Tuesday, June 09, 2020

A Century Celebration for the Best Daddy Ever

Yes, we're in the middle of a pandamic, racial turmoil, and a dodgy election, but I can't let June 10, 2020, pass without celebrating the 100th anniversary of my daddy's birth.

Born in Nashville and raised as a farm boy in Henrietta, he loved history (something I inherited from him) and Latin (which I did not inherit from him, though he begged me to take it since I had writer aspirations), but he did not love farming. His goal was to attend Vanderbilt, but that was out of the family's league, so a few years after high school, he joined the Navy.

Cutting to the chase, he landed at the Naval Air Station, Jacksonville, Florida, where he met a vivacious girl from Atlanta, Georgia, who was in the WAVES, and the rest is Frazier family history. So this rather reserved farm-boy-who-didn't-want-to-be-a-farm-boy from Nashville marries into the wild-and-wooly Bully Bartows from Atlanta, and they eventually settle in Chattanooga, Tennessee, midway between their two hometowns.

Along came four kids between 1944 and 1953 - two boys, then two girls - who got to grow up with the best daddy in the world.

He loved to do the grocery shopping and never minded taking us with him for his weekly Friday evening run. We could always talk him into a treat or two.

He let me stand on his feet while he danced around with me.

He would break into "Swanee River," "Oh, What a Beautiful Morning," or "This Old House" whenever the urge struck him to sing. Brother David was always terrified that the preacher would call on him to sing during a church service. Never happened.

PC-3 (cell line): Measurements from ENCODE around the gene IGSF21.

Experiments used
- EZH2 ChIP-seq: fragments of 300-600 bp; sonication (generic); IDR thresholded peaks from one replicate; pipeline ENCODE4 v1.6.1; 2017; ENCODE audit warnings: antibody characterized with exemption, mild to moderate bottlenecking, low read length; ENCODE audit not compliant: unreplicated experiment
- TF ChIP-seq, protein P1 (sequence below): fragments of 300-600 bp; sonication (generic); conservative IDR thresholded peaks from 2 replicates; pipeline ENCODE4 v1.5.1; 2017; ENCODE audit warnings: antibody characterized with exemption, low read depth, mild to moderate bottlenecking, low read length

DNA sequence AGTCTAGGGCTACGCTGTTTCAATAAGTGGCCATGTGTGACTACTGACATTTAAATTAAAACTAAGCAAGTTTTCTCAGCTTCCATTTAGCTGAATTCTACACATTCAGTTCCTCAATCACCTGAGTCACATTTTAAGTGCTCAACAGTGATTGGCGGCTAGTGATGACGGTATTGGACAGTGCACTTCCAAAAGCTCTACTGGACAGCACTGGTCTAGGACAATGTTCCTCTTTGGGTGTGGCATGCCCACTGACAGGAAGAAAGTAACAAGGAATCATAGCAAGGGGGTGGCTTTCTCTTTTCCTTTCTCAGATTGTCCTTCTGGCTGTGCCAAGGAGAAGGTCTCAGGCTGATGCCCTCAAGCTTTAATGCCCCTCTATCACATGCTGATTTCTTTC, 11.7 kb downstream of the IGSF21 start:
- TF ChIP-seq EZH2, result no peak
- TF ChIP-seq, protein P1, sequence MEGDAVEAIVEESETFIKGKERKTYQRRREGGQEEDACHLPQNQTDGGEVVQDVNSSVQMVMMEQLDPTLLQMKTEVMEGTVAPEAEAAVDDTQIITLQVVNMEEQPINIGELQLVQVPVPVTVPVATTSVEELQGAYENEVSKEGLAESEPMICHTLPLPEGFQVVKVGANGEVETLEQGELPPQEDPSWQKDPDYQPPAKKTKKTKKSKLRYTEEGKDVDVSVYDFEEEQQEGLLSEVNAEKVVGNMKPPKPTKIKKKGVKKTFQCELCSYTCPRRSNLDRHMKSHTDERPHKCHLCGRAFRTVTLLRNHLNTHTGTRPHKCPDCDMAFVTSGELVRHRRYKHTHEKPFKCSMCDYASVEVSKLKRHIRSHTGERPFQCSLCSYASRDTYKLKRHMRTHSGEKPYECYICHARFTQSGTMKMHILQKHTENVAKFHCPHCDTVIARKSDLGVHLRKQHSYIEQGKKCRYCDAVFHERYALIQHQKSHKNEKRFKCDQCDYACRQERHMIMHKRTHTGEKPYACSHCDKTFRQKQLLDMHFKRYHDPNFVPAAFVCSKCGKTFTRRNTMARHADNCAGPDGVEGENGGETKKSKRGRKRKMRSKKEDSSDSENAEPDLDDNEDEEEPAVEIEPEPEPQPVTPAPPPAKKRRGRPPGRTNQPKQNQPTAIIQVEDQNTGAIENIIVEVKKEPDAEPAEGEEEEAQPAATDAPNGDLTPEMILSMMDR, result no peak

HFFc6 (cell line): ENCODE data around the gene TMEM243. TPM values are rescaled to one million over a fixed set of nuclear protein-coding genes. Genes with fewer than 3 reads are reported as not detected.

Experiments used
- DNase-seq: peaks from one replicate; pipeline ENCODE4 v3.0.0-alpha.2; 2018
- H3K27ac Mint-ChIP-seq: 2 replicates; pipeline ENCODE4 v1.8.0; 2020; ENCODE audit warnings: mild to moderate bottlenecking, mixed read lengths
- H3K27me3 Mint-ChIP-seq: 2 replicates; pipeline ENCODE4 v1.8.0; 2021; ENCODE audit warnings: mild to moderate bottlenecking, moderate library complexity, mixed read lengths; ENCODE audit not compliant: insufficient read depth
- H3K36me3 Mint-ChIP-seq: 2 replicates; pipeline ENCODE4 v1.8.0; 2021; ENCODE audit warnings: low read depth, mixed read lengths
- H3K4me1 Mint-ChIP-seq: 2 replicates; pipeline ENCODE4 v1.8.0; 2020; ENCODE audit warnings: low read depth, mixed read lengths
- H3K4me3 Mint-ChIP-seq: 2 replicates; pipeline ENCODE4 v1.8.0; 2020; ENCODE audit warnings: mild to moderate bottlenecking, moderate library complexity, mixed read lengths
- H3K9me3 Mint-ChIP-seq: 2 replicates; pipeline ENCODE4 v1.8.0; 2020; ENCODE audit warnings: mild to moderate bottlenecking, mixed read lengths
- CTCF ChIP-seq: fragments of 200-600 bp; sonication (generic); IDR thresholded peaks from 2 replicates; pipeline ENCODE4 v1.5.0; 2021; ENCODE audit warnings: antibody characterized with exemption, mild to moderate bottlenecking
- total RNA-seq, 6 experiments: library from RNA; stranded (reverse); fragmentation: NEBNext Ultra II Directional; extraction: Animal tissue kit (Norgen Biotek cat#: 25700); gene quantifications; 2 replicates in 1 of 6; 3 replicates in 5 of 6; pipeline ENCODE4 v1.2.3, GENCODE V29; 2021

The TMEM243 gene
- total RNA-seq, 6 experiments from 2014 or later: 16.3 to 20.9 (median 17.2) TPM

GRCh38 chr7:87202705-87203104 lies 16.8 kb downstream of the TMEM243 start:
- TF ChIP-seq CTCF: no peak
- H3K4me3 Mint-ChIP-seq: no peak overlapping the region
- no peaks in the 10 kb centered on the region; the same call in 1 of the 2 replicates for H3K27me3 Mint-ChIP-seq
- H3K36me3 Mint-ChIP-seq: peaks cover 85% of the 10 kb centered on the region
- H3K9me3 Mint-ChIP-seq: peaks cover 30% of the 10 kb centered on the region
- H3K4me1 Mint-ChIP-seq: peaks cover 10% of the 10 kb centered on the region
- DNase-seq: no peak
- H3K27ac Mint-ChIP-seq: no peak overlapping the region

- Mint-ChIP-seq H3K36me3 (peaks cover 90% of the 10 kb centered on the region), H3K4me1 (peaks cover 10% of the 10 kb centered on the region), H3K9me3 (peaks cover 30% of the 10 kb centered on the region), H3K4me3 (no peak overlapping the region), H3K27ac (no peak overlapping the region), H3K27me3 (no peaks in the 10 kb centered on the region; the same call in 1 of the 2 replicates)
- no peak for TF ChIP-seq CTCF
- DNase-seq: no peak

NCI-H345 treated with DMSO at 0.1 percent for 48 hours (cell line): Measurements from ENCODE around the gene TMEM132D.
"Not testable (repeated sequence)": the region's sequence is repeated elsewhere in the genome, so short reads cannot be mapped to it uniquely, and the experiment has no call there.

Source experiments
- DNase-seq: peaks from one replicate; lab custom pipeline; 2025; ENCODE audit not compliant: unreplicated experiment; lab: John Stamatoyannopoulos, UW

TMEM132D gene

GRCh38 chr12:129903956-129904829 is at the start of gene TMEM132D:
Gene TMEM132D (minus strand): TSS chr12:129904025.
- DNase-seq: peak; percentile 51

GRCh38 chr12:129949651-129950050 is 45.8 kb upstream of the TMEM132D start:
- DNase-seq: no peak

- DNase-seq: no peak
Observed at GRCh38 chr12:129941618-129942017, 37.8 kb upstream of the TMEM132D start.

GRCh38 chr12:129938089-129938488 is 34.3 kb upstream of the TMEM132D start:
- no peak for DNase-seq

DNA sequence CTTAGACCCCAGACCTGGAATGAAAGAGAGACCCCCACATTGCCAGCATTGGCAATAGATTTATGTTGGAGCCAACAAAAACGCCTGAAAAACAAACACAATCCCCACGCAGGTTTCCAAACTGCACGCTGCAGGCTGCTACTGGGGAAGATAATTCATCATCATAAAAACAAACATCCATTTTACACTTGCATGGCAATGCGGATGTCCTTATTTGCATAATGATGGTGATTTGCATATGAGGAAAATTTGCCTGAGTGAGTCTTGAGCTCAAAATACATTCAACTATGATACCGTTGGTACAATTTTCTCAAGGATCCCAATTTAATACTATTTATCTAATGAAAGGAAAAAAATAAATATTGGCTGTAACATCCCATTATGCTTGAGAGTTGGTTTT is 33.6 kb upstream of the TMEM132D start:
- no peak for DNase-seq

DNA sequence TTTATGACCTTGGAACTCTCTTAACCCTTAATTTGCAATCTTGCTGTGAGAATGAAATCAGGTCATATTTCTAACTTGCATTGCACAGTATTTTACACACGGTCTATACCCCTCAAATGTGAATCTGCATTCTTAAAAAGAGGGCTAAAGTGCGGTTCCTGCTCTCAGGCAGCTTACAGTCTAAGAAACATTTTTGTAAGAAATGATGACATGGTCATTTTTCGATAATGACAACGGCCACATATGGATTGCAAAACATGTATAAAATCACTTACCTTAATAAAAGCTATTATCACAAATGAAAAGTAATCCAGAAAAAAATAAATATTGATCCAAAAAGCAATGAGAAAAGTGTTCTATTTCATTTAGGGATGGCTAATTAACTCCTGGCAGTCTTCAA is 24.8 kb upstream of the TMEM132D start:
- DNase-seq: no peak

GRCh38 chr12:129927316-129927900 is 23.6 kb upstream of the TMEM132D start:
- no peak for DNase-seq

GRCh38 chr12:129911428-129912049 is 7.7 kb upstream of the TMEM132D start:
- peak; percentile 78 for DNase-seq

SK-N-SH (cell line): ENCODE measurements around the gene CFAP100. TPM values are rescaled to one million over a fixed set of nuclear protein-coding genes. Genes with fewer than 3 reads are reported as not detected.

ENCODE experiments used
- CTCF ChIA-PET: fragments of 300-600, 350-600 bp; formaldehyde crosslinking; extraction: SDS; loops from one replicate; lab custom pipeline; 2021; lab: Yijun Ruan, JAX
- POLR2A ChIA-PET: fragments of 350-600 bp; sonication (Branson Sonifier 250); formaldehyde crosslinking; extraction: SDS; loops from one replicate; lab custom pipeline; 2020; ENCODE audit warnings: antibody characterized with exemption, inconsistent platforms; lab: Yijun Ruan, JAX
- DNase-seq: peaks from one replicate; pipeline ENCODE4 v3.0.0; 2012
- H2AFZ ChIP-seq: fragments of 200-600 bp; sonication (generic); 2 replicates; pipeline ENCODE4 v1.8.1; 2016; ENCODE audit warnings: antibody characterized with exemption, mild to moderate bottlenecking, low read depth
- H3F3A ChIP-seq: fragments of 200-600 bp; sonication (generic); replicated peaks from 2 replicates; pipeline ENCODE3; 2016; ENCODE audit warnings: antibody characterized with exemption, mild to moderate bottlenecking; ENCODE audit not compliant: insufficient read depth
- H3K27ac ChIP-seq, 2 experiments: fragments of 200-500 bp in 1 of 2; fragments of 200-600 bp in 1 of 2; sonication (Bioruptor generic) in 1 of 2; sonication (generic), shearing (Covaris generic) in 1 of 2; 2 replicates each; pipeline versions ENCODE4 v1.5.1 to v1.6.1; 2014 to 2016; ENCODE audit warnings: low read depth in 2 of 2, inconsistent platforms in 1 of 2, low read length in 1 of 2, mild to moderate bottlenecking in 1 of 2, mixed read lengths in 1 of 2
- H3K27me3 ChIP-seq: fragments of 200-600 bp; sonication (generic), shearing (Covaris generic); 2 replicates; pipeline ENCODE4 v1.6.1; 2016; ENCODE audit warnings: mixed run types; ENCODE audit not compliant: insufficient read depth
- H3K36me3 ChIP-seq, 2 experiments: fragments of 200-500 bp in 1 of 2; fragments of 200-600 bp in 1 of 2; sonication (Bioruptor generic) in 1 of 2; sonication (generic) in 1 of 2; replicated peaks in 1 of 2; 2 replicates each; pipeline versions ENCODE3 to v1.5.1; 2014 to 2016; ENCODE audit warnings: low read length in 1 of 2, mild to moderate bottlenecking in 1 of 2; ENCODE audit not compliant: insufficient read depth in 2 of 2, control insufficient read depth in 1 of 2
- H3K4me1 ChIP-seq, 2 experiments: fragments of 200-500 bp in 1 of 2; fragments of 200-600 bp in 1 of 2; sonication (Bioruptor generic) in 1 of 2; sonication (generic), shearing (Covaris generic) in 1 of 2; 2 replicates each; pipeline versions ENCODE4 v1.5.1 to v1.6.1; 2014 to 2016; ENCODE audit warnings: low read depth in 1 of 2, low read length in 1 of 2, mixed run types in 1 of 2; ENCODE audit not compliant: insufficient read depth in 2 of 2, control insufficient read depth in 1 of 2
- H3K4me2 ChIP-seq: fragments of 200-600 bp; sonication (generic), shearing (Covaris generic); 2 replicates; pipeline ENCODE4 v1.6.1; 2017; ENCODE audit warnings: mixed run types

He called Mother "Kitten," and managed to put up with the crazy Bully Bartows for the duration of their 55-year marriage (till death they did part). He did, however, have the foresight to get out from under the Atlanta crowd, moving us to Chattanooga for our growing up years. Aunt Nell said she always admired the hell out of him for doing that. (Okay, yeah, Mother and Daddy moved back to Atlanta after he retired from TVA, but the Bulliest of Bartows was gone by then, so it was safe.)

Our friends loved Daddy because he spoiled everybody with Cokes and Fritos and whatever else was the going snack food of the 50s and 60s whenever they came over.

Daddy was the parent who got up with us in the middle of the night when we were sick. He also taught me how to get to sleep by telling me "Your toes are now asleep, Your feet are now asleep. Your legs are now asleep." And I was usually out by the time he got to my shoulders.

He read to us - lots of Little Golden Books. He made sure we had encyclopedias. When I was in the 4th grade, he built me a bookcase - which I still have - for all my books.

In his later years, diabetes and arthritis caused him so much physical pain. His eye sight failed, which frustrated him because he could no longer read. Diabetes took him in 1999 a couple of months before his 79th birthday.

He was a wonderful man. I'm grateful every day that he was my father. Happy 100th Birthday, Daddy!

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